Throughout the long history of my optimization attempts, I referred over and over again to an idea that I had early on: Given two consecutive full-memory Snapshots, compare all the lines from the beginning toward the end, stopping when you find a difference. Compare all the lines from the end toward the beginning, stopping when you find a difference. Save the lines in between they are the lines changed by the event that triggered the second Snapshot.
I refer to that idea many times, but I never tried it! It seems clear even now that it would work perfectly , thought it might (or might not) be a bit inefficient. If it were inefficient, it would likely be possible to optimize it by limiting what needs to be compared, depending on what the edit action actually was.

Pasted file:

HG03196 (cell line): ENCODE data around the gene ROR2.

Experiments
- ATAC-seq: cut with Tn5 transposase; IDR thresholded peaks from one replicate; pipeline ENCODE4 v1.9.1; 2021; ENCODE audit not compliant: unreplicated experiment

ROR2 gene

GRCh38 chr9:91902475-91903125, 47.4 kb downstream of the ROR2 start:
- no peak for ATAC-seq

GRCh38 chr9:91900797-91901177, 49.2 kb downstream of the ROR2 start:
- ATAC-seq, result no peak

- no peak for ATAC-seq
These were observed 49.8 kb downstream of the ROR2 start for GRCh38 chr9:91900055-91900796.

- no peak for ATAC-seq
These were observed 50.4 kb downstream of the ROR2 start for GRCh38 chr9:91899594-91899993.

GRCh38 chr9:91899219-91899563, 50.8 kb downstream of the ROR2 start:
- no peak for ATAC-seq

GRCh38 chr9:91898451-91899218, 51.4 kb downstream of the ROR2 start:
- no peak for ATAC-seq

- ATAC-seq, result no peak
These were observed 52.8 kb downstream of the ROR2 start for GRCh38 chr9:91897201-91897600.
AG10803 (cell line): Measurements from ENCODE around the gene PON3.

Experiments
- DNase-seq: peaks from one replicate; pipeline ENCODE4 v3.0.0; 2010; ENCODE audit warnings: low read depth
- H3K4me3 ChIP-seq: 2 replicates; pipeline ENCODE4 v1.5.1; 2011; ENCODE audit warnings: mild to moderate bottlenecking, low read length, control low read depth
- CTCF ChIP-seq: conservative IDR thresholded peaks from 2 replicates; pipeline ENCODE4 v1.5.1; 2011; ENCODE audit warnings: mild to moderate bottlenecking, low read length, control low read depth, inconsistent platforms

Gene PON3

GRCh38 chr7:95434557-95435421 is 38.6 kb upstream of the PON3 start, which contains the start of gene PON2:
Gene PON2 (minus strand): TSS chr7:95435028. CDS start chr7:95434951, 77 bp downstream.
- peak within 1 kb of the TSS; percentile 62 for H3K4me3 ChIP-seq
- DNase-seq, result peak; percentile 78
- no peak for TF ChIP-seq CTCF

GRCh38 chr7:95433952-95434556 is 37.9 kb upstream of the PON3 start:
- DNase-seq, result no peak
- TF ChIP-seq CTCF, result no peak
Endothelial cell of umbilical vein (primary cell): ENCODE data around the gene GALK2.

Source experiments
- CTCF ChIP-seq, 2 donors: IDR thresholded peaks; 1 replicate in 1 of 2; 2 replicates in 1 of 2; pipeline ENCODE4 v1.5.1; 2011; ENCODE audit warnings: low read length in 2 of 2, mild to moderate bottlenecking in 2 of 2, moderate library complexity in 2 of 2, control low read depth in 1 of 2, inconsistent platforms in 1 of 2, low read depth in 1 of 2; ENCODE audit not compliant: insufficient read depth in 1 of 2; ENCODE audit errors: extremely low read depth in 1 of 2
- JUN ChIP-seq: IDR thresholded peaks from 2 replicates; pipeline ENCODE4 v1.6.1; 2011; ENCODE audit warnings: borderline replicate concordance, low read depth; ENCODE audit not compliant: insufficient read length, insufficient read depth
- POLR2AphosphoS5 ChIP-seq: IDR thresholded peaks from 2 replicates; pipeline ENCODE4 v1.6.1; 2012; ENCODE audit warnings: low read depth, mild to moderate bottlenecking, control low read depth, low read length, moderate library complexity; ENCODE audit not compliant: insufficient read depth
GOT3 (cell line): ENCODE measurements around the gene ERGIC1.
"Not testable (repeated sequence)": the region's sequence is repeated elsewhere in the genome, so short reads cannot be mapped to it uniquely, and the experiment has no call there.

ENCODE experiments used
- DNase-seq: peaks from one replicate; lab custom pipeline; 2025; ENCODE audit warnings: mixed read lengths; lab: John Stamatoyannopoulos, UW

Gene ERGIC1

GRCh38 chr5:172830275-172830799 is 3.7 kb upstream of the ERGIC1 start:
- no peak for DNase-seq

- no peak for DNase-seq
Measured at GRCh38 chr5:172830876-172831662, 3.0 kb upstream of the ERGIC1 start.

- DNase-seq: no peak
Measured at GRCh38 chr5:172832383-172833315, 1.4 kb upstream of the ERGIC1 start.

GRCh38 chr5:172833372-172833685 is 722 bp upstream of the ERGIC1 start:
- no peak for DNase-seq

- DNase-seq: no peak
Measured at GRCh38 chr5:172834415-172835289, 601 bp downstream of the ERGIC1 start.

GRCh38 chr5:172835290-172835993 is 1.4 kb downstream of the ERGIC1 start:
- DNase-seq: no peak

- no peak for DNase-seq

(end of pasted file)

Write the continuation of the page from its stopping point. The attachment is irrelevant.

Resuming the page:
A simple, easy, and probably quite useful idea, and in over seventy pages of blather, I never tried it! Why? Im not sure. It seemed that I was seduced by ideas that were more clever and possibly more efficient. Unfortunately, those clever ideas were also incomplete, wrong, and too difficult to implement.
On the other hand, the line-comparing optimization would probably have been a good small step in the right direction. I never took that step!